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ARTICLE |

NONOBSTRUCTIVE LATERAL PORTAL VEIN-VENA CAVA ANASTOMOSIS:  A Clinical Application of the Smith Freeman Clamp

ORMAND C. JULIAN, M.D.; WILLIAM METCALF, M.D.
Arch Surg. 1949;59(3):433-436. doi:10.1001/archsurg.1949.01240040441006.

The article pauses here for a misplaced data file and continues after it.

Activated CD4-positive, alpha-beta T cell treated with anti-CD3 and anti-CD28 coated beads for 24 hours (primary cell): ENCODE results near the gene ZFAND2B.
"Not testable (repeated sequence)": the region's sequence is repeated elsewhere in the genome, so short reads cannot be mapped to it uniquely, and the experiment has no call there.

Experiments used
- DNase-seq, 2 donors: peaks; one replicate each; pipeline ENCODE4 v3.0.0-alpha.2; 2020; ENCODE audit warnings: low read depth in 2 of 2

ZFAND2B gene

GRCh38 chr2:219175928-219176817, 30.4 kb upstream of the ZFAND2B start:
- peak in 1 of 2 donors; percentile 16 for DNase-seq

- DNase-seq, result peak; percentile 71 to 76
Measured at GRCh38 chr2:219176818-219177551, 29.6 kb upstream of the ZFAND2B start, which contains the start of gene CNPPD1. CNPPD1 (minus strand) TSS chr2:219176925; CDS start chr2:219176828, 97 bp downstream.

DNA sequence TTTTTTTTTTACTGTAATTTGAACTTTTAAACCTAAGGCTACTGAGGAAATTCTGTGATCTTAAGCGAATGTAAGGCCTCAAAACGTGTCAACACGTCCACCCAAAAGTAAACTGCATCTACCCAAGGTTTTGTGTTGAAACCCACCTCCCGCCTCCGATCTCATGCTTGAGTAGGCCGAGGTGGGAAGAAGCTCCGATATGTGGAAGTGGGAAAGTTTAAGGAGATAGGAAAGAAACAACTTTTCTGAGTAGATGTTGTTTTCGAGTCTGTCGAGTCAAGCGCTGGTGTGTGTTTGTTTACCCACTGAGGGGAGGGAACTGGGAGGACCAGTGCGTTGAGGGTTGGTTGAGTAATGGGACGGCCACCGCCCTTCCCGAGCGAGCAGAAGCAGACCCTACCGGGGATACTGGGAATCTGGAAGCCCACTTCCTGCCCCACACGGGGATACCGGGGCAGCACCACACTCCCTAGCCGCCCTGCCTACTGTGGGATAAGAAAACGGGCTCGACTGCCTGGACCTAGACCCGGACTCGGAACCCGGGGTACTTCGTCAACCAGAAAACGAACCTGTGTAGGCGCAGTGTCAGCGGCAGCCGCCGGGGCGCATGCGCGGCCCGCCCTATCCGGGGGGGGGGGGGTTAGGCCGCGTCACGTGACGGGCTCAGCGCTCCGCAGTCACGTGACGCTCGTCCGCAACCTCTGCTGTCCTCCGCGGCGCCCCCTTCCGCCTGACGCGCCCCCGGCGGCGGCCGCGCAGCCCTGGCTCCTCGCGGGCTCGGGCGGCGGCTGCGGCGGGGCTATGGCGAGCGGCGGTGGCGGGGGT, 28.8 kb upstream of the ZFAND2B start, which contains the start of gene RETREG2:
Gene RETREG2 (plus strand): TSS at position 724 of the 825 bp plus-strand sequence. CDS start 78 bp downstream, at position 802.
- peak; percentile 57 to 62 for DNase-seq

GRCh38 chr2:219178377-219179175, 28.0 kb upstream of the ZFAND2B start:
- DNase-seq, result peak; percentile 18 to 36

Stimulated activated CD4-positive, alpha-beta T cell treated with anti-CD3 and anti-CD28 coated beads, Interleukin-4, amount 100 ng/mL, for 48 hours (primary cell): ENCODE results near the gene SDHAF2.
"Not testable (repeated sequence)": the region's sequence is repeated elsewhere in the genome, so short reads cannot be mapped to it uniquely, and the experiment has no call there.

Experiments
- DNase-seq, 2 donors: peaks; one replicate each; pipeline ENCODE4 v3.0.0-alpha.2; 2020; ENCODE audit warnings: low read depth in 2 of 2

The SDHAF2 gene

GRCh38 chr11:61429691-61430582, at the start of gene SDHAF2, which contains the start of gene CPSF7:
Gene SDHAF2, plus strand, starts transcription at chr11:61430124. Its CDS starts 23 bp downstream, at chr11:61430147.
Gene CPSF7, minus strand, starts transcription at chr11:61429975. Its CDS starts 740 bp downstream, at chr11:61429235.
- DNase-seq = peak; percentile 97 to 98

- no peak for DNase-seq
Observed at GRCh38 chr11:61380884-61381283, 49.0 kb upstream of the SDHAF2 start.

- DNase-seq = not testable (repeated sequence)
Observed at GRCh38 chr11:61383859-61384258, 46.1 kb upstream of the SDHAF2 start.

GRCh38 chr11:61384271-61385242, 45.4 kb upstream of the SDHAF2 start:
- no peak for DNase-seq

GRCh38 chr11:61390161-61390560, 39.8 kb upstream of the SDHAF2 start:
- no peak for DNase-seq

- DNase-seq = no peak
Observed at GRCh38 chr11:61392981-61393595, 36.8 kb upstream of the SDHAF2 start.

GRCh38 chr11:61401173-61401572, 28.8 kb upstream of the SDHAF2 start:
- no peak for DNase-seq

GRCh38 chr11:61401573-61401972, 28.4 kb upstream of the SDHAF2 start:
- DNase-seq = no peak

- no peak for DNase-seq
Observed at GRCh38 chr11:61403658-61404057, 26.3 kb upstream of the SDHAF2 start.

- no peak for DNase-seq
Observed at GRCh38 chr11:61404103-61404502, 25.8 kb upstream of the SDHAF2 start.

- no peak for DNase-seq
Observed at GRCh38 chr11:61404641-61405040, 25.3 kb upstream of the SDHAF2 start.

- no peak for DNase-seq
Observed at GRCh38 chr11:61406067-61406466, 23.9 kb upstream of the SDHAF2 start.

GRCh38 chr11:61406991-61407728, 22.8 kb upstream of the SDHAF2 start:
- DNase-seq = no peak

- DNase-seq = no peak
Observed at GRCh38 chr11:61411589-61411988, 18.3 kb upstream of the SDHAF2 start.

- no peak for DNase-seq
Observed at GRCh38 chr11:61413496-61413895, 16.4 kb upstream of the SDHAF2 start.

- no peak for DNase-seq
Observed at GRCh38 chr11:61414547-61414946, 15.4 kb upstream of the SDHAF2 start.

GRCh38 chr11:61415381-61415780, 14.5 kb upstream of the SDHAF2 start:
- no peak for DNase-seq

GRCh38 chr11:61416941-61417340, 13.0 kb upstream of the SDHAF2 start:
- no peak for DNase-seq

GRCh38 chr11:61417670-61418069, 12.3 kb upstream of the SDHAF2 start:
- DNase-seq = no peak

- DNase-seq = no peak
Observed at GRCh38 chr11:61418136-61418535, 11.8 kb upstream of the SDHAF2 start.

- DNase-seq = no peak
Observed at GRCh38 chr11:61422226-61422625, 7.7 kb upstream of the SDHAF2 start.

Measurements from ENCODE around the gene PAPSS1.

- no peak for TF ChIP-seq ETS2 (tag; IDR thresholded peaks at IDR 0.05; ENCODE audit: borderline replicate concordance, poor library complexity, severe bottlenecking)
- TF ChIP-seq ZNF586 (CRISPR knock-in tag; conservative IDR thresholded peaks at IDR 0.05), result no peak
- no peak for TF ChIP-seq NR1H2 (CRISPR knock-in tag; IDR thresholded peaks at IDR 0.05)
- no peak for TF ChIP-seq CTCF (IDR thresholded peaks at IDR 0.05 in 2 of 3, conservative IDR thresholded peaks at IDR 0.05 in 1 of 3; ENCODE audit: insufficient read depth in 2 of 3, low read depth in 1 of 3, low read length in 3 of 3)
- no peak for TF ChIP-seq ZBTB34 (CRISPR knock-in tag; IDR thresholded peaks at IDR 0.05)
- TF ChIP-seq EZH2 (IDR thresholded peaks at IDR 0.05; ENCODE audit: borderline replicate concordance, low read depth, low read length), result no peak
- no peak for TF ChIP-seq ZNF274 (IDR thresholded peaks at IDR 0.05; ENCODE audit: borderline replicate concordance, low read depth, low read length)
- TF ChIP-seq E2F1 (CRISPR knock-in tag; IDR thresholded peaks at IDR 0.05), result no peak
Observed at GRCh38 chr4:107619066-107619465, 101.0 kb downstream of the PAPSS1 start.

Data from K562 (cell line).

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THE APPLICATION of advancing methods of venous anastomosis to the problem of portal hypertension has demonstrated the value of surgical treatment in diminishing the dangers of hemorrhage secondary to this condition. Blakemore,1 Whipple2 and Linton3 have explored the feasibility and value of a variety of methods and sites of the production of venous shunts between the portal system and the vena cava. Although Linton has reported apparent success in 2 cases, utilizing anastomosis between the superior mesenteric vein and the vena cava in 1 and between the inferior mesenteric vein and the left ovarian vein in the other, the majority of anastomoses have been splenorenal or from the portal vein to the vena cava. The operation most frequently reported has been anastomosis of the splenic vein to the left renal vein, end to side, after splenectomy. Less often an end to side anastomosis between the portal vein

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